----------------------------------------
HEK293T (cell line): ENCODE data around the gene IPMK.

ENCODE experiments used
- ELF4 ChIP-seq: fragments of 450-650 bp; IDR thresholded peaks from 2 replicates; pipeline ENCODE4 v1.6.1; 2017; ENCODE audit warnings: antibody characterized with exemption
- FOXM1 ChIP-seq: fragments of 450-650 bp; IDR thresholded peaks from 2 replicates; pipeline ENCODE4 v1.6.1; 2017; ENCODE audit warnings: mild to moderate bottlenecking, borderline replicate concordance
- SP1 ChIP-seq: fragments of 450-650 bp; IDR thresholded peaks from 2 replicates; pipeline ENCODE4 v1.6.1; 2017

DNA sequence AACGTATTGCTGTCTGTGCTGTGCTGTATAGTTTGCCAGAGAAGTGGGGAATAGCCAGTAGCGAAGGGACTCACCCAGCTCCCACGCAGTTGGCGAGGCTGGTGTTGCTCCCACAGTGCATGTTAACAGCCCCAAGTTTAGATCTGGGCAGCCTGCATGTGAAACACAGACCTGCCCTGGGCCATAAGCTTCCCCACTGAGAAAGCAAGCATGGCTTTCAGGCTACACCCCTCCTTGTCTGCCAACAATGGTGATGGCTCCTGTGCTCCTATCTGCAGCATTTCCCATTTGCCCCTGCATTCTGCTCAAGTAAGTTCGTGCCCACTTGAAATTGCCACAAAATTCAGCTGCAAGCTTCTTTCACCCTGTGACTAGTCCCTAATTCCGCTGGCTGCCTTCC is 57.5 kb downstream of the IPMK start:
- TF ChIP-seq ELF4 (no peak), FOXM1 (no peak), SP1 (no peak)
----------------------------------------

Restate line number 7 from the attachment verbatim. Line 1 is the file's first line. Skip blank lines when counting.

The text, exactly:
- TF ChIP-seq ELF4 (no peak), FOXM1 (no peak), SP1 (no peak)